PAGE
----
Money Matters

What to Keep/What to Toss

19 Apr 2018 by: Kim Benson 

Now that Tax Day has come and gone, it’s a good idea to take a look at the ever-increasing stack of paper that inevitably invades and builds up in your home office and file cabinets.

Spring is a great time to toss what you don’t need. However, before you get carried away and become a paper minimalist by tossing out all of it, let’s take a look at what you need to keep. Depending on what type of documents you’re dealing with, you need to store some of them for certain periods of time, others you can digitize, and others you can throw away or shred.  Be sure to invest in a good cross-cut shredder to guard against identity theft.

Let’s start with the documents you need to keep physical copies of forever:

  • Birth certificates, death certificates, marriage licenses, divorce decree, child support payments, alimony payments
  • Social Security cards, ID cards, passports
  • Pension plan documents
  • Most recent estate planning documents: wills, trusts, health care directives, powers of attorney, etc.
  • House deeds and mortgage documents including records of paid off mortgages.
  • Medical records for major illnesses, vaccinations, reactions to medications and any other important medical information.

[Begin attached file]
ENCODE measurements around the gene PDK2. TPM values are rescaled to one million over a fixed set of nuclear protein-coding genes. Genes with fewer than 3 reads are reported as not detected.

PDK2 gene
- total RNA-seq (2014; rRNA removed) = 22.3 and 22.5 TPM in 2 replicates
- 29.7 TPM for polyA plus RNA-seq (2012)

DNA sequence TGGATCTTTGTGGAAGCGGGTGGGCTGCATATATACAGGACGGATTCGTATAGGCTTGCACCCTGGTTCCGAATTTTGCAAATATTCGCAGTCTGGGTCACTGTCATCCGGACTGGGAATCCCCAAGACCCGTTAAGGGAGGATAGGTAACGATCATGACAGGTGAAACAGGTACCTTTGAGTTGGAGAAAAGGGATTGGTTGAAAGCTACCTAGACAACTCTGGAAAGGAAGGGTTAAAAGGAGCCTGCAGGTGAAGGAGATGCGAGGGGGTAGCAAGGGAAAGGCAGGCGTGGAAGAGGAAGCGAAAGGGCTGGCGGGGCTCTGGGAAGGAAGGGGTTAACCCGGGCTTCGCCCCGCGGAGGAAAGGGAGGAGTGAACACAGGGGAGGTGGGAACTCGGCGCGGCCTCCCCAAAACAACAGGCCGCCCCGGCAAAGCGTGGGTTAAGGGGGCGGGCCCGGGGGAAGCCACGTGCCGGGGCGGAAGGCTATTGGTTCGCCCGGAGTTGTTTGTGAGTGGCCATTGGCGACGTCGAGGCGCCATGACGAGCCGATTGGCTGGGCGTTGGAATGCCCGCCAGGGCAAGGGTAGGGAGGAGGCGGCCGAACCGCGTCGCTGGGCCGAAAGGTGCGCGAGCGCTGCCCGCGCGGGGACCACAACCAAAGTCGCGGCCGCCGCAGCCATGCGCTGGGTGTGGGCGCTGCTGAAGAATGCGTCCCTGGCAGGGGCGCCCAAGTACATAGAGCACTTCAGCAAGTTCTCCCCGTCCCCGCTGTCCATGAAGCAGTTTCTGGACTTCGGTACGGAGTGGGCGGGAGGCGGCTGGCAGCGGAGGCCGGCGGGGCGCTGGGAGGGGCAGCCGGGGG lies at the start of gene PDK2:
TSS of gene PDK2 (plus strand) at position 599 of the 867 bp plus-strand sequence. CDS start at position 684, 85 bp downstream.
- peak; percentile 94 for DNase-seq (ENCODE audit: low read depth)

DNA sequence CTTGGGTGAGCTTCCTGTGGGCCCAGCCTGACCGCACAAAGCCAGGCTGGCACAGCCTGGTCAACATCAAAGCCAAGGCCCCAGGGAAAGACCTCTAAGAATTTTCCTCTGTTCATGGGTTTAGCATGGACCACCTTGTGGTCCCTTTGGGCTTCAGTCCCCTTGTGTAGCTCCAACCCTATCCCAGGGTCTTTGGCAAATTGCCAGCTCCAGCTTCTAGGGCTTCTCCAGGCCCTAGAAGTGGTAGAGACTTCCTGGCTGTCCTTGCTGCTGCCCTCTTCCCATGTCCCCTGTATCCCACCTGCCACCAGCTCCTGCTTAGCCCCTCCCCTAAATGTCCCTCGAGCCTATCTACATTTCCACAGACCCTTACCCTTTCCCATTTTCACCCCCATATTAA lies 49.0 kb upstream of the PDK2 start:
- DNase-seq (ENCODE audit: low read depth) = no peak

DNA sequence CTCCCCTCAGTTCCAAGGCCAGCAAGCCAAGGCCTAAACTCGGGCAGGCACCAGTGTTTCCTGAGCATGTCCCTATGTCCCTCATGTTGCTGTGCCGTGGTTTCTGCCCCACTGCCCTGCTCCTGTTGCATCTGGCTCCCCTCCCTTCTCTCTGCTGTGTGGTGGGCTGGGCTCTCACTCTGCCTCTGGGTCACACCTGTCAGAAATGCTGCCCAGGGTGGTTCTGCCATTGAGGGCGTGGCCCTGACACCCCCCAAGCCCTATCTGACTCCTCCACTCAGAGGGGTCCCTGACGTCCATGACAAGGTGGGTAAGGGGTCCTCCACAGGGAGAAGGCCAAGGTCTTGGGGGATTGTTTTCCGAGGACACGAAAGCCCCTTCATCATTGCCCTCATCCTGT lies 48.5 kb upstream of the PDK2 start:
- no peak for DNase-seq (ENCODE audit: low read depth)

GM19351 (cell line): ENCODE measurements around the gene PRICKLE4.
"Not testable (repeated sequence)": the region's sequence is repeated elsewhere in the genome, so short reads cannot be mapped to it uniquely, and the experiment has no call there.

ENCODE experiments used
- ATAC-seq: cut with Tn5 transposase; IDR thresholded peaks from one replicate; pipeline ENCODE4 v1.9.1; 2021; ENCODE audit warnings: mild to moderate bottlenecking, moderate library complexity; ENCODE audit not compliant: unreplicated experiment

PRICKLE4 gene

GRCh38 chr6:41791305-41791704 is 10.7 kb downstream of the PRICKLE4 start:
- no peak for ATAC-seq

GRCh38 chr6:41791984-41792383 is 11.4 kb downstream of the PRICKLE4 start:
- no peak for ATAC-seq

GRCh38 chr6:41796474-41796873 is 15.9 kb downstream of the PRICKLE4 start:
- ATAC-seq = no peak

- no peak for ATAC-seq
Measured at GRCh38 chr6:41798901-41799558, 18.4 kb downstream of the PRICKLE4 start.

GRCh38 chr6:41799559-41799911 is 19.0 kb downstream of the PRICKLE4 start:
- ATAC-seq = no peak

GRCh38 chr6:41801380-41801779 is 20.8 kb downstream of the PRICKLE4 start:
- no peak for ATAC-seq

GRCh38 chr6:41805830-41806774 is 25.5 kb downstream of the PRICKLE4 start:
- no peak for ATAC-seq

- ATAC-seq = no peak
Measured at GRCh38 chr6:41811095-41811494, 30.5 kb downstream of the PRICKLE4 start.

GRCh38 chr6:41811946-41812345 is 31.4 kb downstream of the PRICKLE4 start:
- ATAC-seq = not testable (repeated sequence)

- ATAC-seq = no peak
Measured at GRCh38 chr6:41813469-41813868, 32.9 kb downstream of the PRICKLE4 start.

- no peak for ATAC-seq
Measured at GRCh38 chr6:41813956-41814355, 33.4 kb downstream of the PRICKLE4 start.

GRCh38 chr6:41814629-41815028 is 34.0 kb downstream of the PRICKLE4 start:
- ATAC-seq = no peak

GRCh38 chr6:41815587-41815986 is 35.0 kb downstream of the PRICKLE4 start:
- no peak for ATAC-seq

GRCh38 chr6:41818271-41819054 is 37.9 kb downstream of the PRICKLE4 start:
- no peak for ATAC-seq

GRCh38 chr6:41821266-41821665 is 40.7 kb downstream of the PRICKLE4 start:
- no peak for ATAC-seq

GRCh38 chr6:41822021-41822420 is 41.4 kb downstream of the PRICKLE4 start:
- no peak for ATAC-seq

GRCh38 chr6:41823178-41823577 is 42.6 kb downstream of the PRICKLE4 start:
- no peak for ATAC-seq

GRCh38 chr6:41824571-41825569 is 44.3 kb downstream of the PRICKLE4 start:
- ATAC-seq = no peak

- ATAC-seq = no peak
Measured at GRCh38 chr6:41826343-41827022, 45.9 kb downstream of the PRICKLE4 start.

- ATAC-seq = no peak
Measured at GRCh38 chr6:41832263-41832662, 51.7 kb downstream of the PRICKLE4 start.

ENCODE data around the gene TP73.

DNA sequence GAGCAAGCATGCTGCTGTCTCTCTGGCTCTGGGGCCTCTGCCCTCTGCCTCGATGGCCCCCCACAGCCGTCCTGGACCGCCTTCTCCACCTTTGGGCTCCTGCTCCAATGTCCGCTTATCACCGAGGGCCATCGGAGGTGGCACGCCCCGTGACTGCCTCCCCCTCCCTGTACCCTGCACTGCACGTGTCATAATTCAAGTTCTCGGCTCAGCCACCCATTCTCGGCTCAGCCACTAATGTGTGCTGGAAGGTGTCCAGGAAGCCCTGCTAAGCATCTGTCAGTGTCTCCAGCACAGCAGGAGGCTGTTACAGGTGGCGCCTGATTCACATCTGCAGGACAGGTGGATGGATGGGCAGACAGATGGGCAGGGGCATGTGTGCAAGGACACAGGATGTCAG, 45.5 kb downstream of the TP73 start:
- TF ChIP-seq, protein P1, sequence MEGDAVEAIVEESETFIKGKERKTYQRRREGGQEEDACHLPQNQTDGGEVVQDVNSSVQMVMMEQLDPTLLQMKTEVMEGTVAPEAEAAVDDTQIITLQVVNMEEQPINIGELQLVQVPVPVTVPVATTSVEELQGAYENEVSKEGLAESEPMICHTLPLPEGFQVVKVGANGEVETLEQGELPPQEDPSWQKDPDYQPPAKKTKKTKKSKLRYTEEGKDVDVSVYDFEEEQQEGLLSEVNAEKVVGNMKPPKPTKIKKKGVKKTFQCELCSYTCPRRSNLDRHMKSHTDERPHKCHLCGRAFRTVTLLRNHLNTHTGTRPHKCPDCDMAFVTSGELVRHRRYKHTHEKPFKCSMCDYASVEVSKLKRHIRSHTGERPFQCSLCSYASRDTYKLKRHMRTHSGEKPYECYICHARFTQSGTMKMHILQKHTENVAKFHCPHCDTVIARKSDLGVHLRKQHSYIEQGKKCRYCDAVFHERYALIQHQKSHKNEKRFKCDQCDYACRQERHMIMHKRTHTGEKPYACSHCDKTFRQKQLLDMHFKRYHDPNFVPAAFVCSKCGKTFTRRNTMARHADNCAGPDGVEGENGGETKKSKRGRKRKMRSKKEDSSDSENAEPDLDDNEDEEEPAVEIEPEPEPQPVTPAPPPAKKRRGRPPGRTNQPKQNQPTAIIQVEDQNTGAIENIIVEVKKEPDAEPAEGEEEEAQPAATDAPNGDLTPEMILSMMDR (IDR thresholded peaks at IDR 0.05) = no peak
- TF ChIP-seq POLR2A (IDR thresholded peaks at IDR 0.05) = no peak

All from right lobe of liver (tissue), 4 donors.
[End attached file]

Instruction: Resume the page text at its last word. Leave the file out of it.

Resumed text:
• Business licenses
  • Any insurance policy – keep a paper copy even if you have a digital copy
  • Vehicle titles and loan documents
  • Student loan documents
  • Military Discharge form DD 214
  • For CCMI clients, your Personal Financial Affairs Record that you complete in conjunction with your financial plan.

Here are some additional items that may be kept in a safe place until it is no longer needed.

Type of record Length of time to keep, and why:
Taxes and supporting documentation Seven Years – This includes any supporting documentation for deductions taken such as charitable contributions, mortgage interest, retirement plan contributions, Health Savings Account contributions.
Medical Receipts Seven Years – if you are keeping track for your Health Savings Account (HSA) for tax purposes.

See above for medical documents to keep permanently.

Pay Stubs One Year – once you receive your annual W2 and the information matches.  If it doesn’t match, request a corrected W2 from your employer(s).
Investment Statements One year – keep monthly or quarterly statements until you receive the annual summary to ensure it matches.


Seven years – keep annual statements with your tax records, especially if you had capital transactions.


Until a security is sold – for information showing the initial purchase price for stocks and mutual funds so you know your cost basis. Cost basis will determine whether you have a capital gain or loss.

Retirement account contributions Seven years – for records of contributions, especially if they are made to a nondeductible account.  This will be tracked on form 8606 on your tax return.
Credit Card Receipts One Month – until you get your monthly statement.